The best books to inspire and improve your woodworking

Jeff Miller Author Of The Foundations of Better Woodworking: How to Use Your Body, Tools and Materials to Do Your Best Work
By Jeff Miller

The Books I Picked & Why

Understanding Wood: A Craftsman's Guide to Wood Technology

By R. Bruce Hoadly

Understanding Wood: A Craftsman's Guide to Wood Technology

Why this book?

This is a foundational text on wood as a material for building furniture, written by someone who knows the material thoroughly as both a wood scientist and as a woodworker. The combined insights give you the information you need to work with wood effectively. It reads well if you feel like plowing through it, but you can also use it as a resource for answering specific questions about wood and its behavior.


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The Anarchist's Tool Chest

By Christopher Schwarz

The Anarchist's Tool Chest

Why this book?

Chris has a very personal and very persuasive approach to woodworking. In this book, he uses the discussion of a tool chest and its contents to explain his take on the basic tools needed to work with wood by hand, as well as his philosophy of working wood this way. The book is funny, compelling, and an essential read for anyone interested in hand tools and working with them.


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The Why & How of Woodworking: A Simple Approach to Making Meaningful Work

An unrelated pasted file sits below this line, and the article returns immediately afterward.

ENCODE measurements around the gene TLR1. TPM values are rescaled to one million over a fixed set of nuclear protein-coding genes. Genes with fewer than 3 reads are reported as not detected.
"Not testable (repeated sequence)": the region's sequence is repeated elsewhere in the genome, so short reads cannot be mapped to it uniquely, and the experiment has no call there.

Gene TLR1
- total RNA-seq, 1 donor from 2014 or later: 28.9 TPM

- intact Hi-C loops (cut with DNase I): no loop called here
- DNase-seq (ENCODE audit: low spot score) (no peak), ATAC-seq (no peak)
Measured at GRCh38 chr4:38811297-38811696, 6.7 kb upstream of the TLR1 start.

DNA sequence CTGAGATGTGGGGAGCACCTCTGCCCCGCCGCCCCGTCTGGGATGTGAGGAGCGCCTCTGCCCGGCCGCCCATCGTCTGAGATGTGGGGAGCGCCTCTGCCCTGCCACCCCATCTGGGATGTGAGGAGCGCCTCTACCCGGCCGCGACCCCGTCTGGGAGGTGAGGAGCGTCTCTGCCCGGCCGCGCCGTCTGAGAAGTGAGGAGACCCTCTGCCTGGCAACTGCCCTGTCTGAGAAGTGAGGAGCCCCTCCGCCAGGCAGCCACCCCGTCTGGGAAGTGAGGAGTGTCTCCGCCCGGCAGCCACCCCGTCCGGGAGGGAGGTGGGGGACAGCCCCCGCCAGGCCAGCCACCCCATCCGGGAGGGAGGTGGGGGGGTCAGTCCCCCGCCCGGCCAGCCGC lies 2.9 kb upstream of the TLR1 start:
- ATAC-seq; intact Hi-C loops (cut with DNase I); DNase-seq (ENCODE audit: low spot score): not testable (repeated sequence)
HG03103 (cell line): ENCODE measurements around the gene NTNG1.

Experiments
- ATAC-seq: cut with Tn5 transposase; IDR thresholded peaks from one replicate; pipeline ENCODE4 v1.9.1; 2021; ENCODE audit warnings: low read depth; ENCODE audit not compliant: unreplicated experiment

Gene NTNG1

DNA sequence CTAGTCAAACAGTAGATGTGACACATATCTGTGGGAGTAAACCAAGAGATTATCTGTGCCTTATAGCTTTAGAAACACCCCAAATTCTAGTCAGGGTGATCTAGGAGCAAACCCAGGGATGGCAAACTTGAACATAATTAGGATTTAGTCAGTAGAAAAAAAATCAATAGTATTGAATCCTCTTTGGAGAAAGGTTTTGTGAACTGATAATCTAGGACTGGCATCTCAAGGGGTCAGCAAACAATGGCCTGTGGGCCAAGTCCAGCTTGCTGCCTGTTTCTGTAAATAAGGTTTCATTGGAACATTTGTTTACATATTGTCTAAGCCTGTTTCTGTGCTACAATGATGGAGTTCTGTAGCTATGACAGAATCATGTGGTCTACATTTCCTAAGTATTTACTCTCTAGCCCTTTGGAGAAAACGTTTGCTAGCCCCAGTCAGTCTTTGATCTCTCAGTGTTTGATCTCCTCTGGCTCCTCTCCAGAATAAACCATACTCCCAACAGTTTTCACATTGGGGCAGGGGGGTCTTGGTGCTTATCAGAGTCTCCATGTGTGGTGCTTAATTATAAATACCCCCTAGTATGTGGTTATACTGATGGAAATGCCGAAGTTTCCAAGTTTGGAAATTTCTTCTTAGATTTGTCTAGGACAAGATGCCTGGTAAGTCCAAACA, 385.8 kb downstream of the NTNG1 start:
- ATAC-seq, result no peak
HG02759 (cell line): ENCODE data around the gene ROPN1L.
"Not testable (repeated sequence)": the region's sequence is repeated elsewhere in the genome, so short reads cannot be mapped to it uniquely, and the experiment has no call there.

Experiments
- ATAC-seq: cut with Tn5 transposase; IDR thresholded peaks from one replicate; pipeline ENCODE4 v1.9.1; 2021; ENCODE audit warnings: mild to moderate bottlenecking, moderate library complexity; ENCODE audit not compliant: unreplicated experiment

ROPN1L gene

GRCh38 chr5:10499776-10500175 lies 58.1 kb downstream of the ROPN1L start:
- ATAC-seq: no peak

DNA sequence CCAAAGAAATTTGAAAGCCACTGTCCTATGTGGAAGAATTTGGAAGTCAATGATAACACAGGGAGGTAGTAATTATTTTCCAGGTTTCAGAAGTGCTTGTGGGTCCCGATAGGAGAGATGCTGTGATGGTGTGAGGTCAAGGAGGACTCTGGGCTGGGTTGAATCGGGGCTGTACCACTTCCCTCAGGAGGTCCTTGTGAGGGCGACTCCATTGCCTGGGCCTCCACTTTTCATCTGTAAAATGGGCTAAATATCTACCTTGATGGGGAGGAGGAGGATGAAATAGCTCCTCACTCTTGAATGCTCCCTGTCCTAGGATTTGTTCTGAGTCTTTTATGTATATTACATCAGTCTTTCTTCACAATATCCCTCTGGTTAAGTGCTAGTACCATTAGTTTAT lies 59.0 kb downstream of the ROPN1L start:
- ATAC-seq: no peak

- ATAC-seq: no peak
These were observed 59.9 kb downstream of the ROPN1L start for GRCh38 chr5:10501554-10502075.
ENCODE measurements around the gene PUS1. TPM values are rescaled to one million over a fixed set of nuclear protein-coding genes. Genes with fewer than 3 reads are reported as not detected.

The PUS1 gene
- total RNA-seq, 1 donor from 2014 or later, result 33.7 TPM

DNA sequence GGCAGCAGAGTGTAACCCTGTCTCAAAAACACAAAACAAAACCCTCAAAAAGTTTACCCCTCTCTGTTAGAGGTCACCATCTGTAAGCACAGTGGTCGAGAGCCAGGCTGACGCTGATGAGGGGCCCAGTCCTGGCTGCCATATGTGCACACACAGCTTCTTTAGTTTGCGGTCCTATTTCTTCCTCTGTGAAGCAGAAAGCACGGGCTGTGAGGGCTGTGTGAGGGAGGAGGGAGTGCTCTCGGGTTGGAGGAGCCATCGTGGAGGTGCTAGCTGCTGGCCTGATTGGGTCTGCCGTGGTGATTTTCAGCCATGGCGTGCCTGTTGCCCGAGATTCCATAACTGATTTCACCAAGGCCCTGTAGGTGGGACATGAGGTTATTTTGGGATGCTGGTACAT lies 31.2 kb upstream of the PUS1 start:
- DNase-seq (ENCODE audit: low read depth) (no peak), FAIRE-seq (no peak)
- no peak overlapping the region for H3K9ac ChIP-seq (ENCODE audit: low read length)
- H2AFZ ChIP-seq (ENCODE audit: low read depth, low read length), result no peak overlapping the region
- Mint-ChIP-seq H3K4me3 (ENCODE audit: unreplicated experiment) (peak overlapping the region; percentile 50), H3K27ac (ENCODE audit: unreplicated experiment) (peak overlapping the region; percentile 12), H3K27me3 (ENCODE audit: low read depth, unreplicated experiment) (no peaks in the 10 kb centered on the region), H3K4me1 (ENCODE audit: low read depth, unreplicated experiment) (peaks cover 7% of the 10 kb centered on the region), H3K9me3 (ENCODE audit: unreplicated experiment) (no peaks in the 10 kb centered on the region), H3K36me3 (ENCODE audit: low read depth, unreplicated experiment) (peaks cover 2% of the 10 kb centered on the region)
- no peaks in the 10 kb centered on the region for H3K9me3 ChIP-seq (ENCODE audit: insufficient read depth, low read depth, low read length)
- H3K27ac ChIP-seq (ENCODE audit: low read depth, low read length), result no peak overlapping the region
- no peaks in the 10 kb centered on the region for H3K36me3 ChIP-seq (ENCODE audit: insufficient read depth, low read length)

By Michael Pekovich

The Why & How of Woodworking: A Simple Approach to Making Meaningful Work

Why this book?

This is a beautiful and thoughtful book. And much like others on this list, it offers up a personal take on woodworking. Mike feels that shop time should be devoted to engagement in the work, and offers up strategies for achieving that goal. He also offers beautiful projects, from simple to fairly advanced, that foster learning a slew of techniques for accurate work. The book also includes a discussion of design and its role for the woodworker.


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The Impractical Cabinetmaker: Krenov on Composing, Making, and Detailing

By James Krenov

The Impractical Cabinetmaker: Krenov on Composing, Making, and Detailing

Why this book?

This is one of those books that has inspired generations of woodworkers to aim higher in their work, and to think about broad aspects of both designing for and building with wood. Krenov’s construction methods (using dowels) are idiosyncratic, but his intense approach to woodworking has had a profound impact. It is well worth a read.


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Tage Frid Teaches Woodworking: Three Step-By-Step Guidebooks to Essential Woodworking Techniques

By Tage Frid

Tage Frid Teaches Woodworking: Three Step-By-Step Guidebooks to Essential Woodworking Techniques

Why this book?

This is a 3 volume set (also available in a single-volume compilation), by one of the first widely-known teachers in America of woodworking skills, furniture building skills, and furniture design. Trained formally in Denmark, Frid came to the US, and taught at the School of the American Craftsman, the Rochester Institute of Technology, and then at the Rhode Island School of Design. He was a contributing editor for Fine Woodworking Magazine, and also taught classes around the country. Not only do these books teach traditional woodworking skills combining the use of hand tools and machines, but the mid-century modern designs are also now back in vogue.


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